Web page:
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servations he has made and described, the author concludes, at the end of his work, that leaving out of consideration the Eastern, or navigable, district, the topography of the region is very favorable for power. The rivers have steep declivities, and often cataracts or rapids of considerable magnitude. The superior wooded condition of the country and the deep, pervious soil tend to make the flow of the streams constant, though it is, perhaps, more variable than that of the streams of New England and the northern part of the Middle States. The Southern streams, however, enjoy a greater rain-fall than the Northern ones. The beds of the streams are everywhere favorable for the foundation of dams, and the banks are generally suitable for the construction of canals and buildings at the points where the water-powers occur. The chief advantage in the water-powers in the South lies in their freedom from ice. On the whole, the author believes that he is justified in asserting, from a purely technical point of view, that the advantages for the utilization of waterpower in the Southern Atlantic States "are, in many respects, as good as could be desired."

Studies in Science and Religion. By G. Frederick Wright, author of the "Logic of Christian Evidences." Andover: Warren F. Draper. Pp. 390.

Though written from an orthodox point of view, and strictly "A Companion to the Logic of Christian Evidences," this is a very fair book, liberal in its views, agreeable in its tone, and instructive in its treatment. It is dedicated to Professor Asa Gray, with a pleasant reference to his "Discussions of Natural Theology," which are well known to be "Darwinian" in character, and the volume might perhaps have been more appropriately entitled "Studies in Darwinism." At any rate, it is throughout mainly a discussion of the group of topics that are at present prominently associated with Darwin's name. The author does not avow himself to be a Darwinian, and hardly goes further than to demand that the new theories of development shall be treated in future with more candor and consideration than they have hitherto received, he aims to state the Darwinian arguments with justice, and he draws upon a wide and critical reading of its adverse literature for the most effective arguments upon the other side. We regard his book as chiefly valuable for the fullness and variety of its quotations bearing upon the general subject.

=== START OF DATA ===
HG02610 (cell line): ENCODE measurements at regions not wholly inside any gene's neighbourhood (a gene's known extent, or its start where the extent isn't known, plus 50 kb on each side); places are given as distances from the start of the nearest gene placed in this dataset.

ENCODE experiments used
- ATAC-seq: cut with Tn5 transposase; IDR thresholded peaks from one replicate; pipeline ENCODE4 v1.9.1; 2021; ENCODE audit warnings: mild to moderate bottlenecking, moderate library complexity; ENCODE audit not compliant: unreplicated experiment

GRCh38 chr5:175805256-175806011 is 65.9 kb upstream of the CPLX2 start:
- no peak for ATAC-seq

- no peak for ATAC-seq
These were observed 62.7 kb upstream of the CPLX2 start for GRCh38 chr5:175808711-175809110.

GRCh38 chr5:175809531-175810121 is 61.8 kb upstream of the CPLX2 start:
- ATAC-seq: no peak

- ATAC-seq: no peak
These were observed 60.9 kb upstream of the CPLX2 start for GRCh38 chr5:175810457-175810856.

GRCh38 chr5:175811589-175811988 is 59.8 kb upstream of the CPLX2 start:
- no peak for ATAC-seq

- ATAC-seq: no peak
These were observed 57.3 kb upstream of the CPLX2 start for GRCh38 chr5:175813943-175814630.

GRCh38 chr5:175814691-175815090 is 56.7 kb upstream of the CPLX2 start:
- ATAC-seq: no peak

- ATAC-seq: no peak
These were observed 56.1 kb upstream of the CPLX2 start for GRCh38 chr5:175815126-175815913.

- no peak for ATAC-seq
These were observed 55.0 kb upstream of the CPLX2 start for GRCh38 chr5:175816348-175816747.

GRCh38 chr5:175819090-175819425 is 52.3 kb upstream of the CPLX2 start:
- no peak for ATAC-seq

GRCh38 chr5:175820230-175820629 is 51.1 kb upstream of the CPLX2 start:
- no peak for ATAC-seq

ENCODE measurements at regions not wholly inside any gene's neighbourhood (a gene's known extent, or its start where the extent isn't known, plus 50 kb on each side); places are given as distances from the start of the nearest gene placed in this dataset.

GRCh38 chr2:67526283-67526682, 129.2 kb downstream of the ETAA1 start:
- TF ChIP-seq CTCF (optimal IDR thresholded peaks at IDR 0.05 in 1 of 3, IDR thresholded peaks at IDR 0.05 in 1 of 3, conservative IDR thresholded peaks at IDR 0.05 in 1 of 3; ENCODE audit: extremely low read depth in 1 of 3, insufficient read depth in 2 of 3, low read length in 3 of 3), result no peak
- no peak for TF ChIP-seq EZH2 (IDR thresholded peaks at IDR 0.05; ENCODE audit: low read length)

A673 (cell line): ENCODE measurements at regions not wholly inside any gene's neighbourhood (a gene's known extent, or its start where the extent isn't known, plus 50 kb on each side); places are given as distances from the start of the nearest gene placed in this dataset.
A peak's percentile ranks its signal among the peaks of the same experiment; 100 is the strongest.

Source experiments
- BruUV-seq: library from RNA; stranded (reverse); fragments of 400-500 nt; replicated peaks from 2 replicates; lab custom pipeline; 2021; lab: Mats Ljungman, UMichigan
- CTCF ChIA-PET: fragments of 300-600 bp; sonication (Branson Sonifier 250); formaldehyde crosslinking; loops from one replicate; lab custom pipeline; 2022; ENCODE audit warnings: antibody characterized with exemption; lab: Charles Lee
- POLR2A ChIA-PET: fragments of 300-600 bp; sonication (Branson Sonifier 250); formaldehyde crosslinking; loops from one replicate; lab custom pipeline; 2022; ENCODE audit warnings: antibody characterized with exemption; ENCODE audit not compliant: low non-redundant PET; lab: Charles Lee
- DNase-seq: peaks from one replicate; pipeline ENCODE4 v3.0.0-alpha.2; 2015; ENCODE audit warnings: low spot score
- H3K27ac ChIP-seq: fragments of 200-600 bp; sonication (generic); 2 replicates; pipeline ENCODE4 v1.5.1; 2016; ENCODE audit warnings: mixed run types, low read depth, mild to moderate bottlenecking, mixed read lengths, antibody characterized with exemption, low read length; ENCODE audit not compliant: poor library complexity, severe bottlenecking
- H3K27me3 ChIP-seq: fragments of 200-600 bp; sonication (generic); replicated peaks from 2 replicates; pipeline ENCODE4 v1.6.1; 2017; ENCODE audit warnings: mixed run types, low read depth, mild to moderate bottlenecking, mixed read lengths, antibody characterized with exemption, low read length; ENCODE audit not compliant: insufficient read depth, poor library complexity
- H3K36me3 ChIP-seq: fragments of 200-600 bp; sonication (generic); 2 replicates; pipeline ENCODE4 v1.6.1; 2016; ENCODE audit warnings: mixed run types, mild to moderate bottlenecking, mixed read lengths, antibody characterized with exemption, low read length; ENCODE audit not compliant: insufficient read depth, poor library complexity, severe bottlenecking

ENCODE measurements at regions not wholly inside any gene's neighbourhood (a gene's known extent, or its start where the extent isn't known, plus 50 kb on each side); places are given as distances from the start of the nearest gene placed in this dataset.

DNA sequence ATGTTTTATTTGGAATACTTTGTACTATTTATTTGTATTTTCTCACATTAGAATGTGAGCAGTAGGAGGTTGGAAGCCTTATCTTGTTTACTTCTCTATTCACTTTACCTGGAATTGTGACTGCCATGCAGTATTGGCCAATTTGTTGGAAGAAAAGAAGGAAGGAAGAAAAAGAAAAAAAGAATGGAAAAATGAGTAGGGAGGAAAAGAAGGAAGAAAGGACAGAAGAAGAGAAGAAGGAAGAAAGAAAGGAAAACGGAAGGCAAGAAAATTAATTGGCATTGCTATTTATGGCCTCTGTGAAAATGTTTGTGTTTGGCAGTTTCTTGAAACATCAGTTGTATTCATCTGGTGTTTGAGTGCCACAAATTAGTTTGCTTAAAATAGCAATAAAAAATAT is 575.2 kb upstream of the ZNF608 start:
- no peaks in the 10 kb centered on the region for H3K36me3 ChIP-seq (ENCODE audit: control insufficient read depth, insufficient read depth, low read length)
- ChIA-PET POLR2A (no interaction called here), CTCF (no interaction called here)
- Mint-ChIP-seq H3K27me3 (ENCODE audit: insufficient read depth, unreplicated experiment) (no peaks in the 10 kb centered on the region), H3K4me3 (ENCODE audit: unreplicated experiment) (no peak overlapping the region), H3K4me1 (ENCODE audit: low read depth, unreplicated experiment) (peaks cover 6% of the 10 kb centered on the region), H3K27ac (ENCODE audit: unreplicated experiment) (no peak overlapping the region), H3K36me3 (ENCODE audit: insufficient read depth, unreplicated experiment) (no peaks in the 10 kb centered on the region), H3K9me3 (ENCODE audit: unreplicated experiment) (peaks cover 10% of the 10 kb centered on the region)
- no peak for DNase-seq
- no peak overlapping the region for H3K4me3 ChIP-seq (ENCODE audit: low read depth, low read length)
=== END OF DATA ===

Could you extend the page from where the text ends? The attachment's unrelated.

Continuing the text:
But it seems to us that the antagonist arguments brought forward acquire a factitious force from the author's mode of representing them, although we do not accuse him in this of intentional unfairness. But he nevertheless commits the grave error of identifying "Darwinism" with evolution, and, by bringing forward all that has been objected to the principle of "natural selection," the accumulated illustrations of difficulties, and Mr. Darwin's own retreat from the claims he made at first, a case is seemingly made out against evolution, which appears, to say the least, very embarrassing. But it can not be too often reiterated in these times that Darwinism is not evolution, and that to assume them as the same thing can only lead to confusion and mischievous error. There can be no greater mistake than to suppose that the proofs of evolution are in any large sense dependent upon the proofs of natural selection, or that any restriction of the range and operation of this principle involves the validity of the evolutionary theory. Mr. Darwin has never attempted either the broad investigation or the comprehensive discussion of the law of evolution; and, by confining himself mainly to the consideration of "Darwinism," Mr. Wright virtually evades the larger problem, and to that degree his book is an inadequate representation of the present relations of science and religion.

Theologian as he is, he refers with disparagement to the a priori method by admonishing the reader to "note carefully the character of Mr. Darwin's reasoning as distinguished from the multitude of a priori evolutionists who have espoused his cause." Perhaps the author would object to the a priori use of mathematics in its application to physics or of any principles inductively established to the interpretation of phenomena; but, however that may be, he offers a very lame pretext for not dealing with the subject of evolution as an elaborated system of facts and principles of vari-